State unemployment rate rises to 4.7%

Washington state’s economy added an estimated 2,600 jobs (seasonally adjusted) and the monthly unemployment rate rose from 4.6% in January to 4.7% in February.

The February 2024 unemployment rate is the highest recorded rate since 2021. It also marked the fifth consecutive month of increasing unemployment rates in Washington.

Job growth remains positive, but the overall trend has slowed in recent months as net employment continues to increase in some industries and decrease in others, according to the Employment Security Department (ESD).

“Over the past several months, the unemployment rate has increased bit by bit,” ESD Chief Labor Economist Anneliese Vance-Sherman said.

“That 4.7% unemployment rate signals a possible shift from an unusually tight labor market that characterized the post COVID-19 pandemic period.”

ESD paid unemployment insurance benefits to 74,090 people in February, a decrease of 3,602 paid claims over the previous month. Seasonal decreases in paid claims within agriculture and construction – industries that are typically more active during warmer seasons – contributed to the overall decrease in claims over the month.

“January losses were not as deep as initially reported and were followed by job growth in February,” Vance-Sherman said. “This is consistent with a trend of slowing job growth over the past year.”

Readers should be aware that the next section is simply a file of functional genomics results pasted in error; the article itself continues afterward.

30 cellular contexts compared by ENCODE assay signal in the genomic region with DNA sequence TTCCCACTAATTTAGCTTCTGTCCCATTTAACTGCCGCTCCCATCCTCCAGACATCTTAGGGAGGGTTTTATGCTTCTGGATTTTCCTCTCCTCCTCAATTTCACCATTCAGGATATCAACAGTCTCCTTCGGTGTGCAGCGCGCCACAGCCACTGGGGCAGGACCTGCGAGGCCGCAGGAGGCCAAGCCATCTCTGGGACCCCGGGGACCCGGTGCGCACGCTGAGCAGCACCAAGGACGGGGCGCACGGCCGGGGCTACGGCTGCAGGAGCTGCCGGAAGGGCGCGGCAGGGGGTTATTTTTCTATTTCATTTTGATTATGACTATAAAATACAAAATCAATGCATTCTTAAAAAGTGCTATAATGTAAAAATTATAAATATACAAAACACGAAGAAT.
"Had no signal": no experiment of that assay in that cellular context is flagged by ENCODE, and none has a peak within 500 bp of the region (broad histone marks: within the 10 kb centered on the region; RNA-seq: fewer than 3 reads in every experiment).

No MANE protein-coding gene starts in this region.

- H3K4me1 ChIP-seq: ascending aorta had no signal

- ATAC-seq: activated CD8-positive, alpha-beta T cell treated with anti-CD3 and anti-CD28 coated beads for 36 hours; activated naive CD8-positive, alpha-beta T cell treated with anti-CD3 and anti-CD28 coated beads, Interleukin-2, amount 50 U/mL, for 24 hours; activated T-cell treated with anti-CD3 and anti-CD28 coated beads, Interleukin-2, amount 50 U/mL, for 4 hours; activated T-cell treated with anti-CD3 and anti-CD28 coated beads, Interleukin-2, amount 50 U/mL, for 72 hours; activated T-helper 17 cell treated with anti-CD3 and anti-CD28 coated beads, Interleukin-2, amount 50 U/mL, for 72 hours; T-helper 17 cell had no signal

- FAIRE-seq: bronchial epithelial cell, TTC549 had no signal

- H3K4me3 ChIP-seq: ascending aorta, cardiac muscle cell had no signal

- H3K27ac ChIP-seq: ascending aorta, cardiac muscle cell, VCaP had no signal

The national unemployment rate bumped up to 3.9% in February. For comparison, the national unemployment rate (revised) for February 2023 was 3.6%.

Clallam County’s unemployment rate for February 2024 was 7.8% — tied for 14th-highest among the state’s 39 counties.

From January to February 2024, the number of people who were unemployed statewide increased from 183,684 to 190,891.

The state’s labor force in February was 4,027,986 — a decrease of 5,006 people from the previous month.

Labor force is defined as the total number of people, both employed and unemployed, over the age of 16. Layoffs and labor force participation are not necessarily connected. When people are laid off but still seeking work, they remain a part of the labor force. A drop in the labor force means people have left work and haven’t been actively seeking employment for more than four weeks.

Seven major industry sectors added jobs in February. Private sector employment increased by 1,300 jobs from January to February. Government employment also increased by 1,300 jobs.

The largest sector level gains in private industry were in education and health services (up 2,200), and transportation, warehousing and utilities (up 1,600). The deepest losses came from professional and business services (down 2,700).

The largest gains in the education and health services sector were in private education services (up 2,500).

One-month losses in the professional and business services sector included scientific and technical services, management of companies and enterprise, and administrative and support services.